LOS ANGELES, Oct. 19, 2011 – Alan Abrahamson is one of the world’s most respected columnists on Olympic sports, especially in the U.S. So when he wrote on Monday that USA Track & Field “maybe getting something not just right but possibly taking an ambitious step to profoundly reshape the future direction of the sport in the United States and even worldwide,” you read on with interest.
The development was this:
USA Track & Field (USATF) has engaged the services of Indianapolis-based Max Siegel Inc. (MSI) in a broad, fully integrated service agreement that will unite USATF’s commercial ventures. The move is part of a USATF plan that streamlines its internal staff structure in marketing and communications.
MSI will work with USATF staff to integrate and vastly expand USATF’s commercial efforts in marketing, sponsorship, publicity, membership and broadcasting. The company is charged with six goals: to increase sponsor revenue and the stable of USATF’s corporate partners; enhance relationships with current USATF sponsors; manage the USATF brand; increase membership; develop and produce custom broadcast and new media content; and manage USATF’s broadcast relationships for event coverage.
For the sake of track & field in our country, I hope Abrahamson is right. But I’m from Missouri on this one – with no disrespect intended to Mr. Siegel and his team – since I also know the history of these kinds of endeavors:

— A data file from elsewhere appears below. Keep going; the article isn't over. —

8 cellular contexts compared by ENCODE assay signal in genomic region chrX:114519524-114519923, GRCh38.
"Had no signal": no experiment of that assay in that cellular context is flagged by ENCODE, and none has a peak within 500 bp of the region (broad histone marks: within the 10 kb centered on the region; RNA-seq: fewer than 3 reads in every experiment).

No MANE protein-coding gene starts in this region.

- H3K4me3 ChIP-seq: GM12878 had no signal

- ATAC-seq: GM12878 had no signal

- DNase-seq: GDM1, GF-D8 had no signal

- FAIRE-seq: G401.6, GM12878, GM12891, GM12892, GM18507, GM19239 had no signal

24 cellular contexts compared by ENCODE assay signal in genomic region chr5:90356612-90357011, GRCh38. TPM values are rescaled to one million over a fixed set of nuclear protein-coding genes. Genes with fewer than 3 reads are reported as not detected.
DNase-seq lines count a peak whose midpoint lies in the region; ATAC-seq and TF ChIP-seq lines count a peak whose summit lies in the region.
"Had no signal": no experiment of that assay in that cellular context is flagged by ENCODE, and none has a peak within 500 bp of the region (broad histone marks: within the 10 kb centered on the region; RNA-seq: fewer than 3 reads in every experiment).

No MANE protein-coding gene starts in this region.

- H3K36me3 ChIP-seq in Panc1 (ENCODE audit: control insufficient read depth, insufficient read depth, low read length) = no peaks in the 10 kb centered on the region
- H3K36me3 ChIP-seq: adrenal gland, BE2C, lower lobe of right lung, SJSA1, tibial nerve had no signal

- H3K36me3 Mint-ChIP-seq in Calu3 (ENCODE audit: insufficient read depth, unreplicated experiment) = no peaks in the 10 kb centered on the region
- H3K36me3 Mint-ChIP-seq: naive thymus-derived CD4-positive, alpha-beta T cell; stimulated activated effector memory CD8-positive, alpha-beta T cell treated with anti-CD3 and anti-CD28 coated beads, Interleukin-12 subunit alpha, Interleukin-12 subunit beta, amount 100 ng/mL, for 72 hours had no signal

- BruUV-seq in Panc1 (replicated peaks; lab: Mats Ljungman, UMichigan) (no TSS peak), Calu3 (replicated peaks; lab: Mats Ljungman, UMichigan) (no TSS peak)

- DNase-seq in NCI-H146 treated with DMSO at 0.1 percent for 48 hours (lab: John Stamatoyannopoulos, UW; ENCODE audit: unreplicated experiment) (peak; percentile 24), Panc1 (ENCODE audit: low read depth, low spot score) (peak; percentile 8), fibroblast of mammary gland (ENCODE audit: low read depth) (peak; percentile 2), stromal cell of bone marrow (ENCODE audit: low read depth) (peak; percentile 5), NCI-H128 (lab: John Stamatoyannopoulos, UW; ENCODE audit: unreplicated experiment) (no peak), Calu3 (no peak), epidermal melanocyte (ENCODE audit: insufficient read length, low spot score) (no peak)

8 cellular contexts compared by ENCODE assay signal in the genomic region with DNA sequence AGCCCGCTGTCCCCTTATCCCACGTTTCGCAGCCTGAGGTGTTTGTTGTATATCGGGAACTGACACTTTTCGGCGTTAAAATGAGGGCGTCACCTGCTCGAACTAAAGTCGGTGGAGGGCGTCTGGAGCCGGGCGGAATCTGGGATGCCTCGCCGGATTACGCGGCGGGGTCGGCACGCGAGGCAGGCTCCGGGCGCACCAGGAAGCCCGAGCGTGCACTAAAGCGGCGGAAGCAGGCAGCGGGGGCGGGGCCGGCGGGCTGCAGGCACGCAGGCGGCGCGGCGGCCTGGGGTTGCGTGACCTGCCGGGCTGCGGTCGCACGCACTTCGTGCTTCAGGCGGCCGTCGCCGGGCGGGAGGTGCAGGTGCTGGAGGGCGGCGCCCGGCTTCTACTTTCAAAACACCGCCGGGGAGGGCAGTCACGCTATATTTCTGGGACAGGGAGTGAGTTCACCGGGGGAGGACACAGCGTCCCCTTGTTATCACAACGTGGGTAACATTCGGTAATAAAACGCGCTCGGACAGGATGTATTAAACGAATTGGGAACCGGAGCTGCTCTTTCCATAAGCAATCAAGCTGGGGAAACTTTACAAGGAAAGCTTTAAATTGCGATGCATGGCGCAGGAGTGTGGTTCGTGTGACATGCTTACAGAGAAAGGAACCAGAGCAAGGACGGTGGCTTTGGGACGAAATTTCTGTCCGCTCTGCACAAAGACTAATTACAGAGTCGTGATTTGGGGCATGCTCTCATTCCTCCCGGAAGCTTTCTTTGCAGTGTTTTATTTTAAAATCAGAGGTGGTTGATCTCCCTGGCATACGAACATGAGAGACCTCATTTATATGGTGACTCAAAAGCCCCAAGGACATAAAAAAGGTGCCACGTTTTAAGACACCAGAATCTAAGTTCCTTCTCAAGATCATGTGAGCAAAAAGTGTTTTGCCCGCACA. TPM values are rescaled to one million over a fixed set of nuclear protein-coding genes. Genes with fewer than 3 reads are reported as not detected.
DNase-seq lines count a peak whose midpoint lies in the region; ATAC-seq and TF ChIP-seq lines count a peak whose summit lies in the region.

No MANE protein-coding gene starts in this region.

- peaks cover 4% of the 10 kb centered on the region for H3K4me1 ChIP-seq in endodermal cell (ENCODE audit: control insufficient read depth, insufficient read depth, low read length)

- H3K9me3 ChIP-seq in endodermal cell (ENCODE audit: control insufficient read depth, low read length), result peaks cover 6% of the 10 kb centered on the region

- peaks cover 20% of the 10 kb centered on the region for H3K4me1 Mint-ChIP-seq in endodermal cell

• February 1988: From Advertising Age, “The Athletics Congress, the Indianapolis-based governing body for U.S. track and field, plans to develop a national series of televised indoor and outdoor meets starting next year. TAC has hired Advantage International, a Washington sports-management company, to line up corporate sponsors and a TV deal for the TAC Circuit of Track & Field.”
• April 2007: From a USATF news release, “Wasserman Media Group has entered into long-term exclusive partnerships with USA Gymnastics, USA Swimming and USA Track & Field to represent the trio in the marketplace for sponsorship, events and marketing opportunities, and develop digital platforms to broaden distribution and original programming.”
Both deals were with major players in the media and sponsorship markets; neither amounted to much. And well-thought-out plans along similar lines called “Atlanta and Beyond” and “Atlanta and Beyond II” were developed for USATF by Washington, D.C.-based D.M.C. in 1992 and 1993, and didn’t change the underlying weakness in the sport’s profile in this country, either.
In the meantime, the best sponsor track & field ever had in this country – Mobil – left in the 1990s after sponsoring its own indoor and outdoor circuit for many years.